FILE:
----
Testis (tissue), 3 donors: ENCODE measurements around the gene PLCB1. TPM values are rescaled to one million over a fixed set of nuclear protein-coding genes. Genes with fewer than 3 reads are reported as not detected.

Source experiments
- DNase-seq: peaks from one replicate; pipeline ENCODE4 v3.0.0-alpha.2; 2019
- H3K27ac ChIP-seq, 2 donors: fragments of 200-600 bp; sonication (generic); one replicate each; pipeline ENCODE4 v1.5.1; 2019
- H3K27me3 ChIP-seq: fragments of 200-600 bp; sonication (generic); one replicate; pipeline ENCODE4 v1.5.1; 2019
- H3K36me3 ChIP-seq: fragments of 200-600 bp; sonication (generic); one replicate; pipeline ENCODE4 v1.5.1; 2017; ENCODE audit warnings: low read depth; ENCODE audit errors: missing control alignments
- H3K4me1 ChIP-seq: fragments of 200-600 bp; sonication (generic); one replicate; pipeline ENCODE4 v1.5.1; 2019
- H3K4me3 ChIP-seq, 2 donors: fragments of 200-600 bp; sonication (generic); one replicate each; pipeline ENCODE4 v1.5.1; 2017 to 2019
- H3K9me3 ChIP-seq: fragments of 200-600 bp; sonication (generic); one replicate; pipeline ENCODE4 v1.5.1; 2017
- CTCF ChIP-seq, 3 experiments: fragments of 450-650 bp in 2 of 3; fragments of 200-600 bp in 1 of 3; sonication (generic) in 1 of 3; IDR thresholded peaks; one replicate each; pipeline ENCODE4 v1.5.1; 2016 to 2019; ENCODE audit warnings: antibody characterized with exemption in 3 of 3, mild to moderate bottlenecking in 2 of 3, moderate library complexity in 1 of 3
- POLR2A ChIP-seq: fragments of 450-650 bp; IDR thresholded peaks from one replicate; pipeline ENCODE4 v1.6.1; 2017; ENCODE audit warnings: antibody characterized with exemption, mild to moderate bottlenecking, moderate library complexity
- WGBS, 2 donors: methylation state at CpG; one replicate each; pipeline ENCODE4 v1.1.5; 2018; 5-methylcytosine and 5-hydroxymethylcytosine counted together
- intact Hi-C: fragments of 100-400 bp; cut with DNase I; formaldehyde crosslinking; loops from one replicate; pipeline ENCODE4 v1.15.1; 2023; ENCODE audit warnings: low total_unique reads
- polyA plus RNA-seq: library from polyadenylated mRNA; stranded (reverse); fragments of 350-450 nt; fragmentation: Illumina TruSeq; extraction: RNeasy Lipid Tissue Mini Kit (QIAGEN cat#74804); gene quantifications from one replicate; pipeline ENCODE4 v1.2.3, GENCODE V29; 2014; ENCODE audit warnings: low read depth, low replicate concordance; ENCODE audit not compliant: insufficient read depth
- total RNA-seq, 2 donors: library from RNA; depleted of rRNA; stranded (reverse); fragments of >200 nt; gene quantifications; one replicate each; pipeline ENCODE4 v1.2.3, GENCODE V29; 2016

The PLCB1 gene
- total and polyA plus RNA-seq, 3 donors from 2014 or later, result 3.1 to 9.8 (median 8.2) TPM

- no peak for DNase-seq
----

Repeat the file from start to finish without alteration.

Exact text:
Testis (tissue), 3 donors: ENCODE measurements around the gene PLCB1. TPM values are rescaled to one million over a fixed set of nuclear protein-coding genes. Genes with fewer than 3 reads are reported as not detected.

Source experiments
- DNase-seq: peaks from one replicate; pipeline ENCODE4 v3.0.0-alpha.2; 2019
- H3K27ac ChIP-seq, 2 donors: fragments of 200-600 bp; sonication (generic); one replicate each; pipeline ENCODE4 v1.5.1; 2019
- H3K27me3 ChIP-seq: fragments of 200-600 bp; sonication (generic); one replicate; pipeline ENCODE4 v1.5.1; 2019
- H3K36me3 ChIP-seq: fragments of 200-600 bp; sonication (generic); one replicate; pipeline ENCODE4 v1.5.1; 2017; ENCODE audit warnings: low read depth; ENCODE audit errors: missing control alignments
- H3K4me1 ChIP-seq: fragments of 200-600 bp; sonication (generic); one replicate; pipeline ENCODE4 v1.5.1; 2019
- H3K4me3 ChIP-seq, 2 donors: fragments of 200-600 bp; sonication (generic); one replicate each; pipeline ENCODE4 v1.5.1; 2017 to 2019
- H3K9me3 ChIP-seq: fragments of 200-600 bp; sonication (generic); one replicate; pipeline ENCODE4 v1.5.1; 2017
- CTCF ChIP-seq, 3 experiments: fragments of 450-650 bp in 2 of 3; fragments of 200-600 bp in 1 of 3; sonication (generic) in 1 of 3; IDR thresholded peaks; one replicate each; pipeline ENCODE4 v1.5.1; 2016 to 2019; ENCODE audit warnings: antibody characterized with exemption in 3 of 3, mild to moderate bottlenecking in 2 of 3, moderate library complexity in 1 of 3
- POLR2A ChIP-seq: fragments of 450-650 bp; IDR thresholded peaks from one replicate; pipeline ENCODE4 v1.6.1; 2017; ENCODE audit warnings: antibody characterized with exemption, mild to moderate bottlenecking, moderate library complexity
- WGBS, 2 donors: methylation state at CpG; one replicate each; pipeline ENCODE4 v1.1.5; 2018; 5-methylcytosine and 5-hydroxymethylcytosine counted together
- intact Hi-C: fragments of 100-400 bp; cut with DNase I; formaldehyde crosslinking; loops from one replicate; pipeline ENCODE4 v1.15.1; 2023; ENCODE audit warnings: low total_unique reads
- polyA plus RNA-seq: library from polyadenylated mRNA; stranded (reverse); fragments of 350-450 nt; fragmentation: Illumina TruSeq; extraction: RNeasy Lipid Tissue Mini Kit (QIAGEN cat#74804); gene quantifications from one replicate; pipeline ENCODE4 v1.2.3, GENCODE V29; 2014; ENCODE audit warnings: low read depth, low replicate concordance; ENCODE audit not compliant: insufficient read depth
- total RNA-seq, 2 donors: library from RNA; depleted of rRNA; stranded (reverse); fragments of >200 nt; gene quantifications; one replicate each; pipeline ENCODE4 v1.2.3, GENCODE V29; 2016

The PLCB1 gene
- total and polyA plus RNA-seq, 3 donors from 2014 or later, result 3.1 to 9.8 (median 8.2) TPM

- no peak for DNase-seq